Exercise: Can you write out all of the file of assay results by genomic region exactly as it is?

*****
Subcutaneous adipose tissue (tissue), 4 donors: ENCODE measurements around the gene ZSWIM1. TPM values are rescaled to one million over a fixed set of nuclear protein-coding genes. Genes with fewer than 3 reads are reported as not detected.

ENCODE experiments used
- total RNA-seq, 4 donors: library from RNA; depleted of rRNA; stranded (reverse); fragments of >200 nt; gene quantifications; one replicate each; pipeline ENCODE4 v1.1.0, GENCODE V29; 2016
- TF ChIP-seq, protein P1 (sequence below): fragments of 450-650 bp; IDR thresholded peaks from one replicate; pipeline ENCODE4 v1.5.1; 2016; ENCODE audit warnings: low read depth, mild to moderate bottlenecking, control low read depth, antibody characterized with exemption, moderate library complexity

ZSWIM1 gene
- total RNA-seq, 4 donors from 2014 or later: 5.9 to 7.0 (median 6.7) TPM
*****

Subcutaneous adipose tissue (tissue), 4 donors: ENCODE measurements around the gene ZSWIM1. TPM values are rescaled to one million over a fixed set of nuclear protein-coding genes. Genes with fewer than 3 reads are reported as not detected.

ENCODE experiments used
- total RNA-seq, 4 donors: library from RNA; depleted of rRNA; stranded (reverse); fragments of >200 nt; gene quantifications; one replicate each; pipeline ENCODE4 v1.1.0, GENCODE V29; 2016
- TF ChIP-seq, protein P1 (sequence below): fragments of 450-650 bp; IDR thresholded peaks from one replicate; pipeline ENCODE4 v1.5.1; 2016; ENCODE audit warnings: low read depth, mild to moderate bottlenecking, control low read depth, antibody characterized with exemption, moderate library complexity

ZSWIM1 gene
- total RNA-seq, 4 donors from 2014 or later: 5.9 to 7.0 (median 6.7) TPM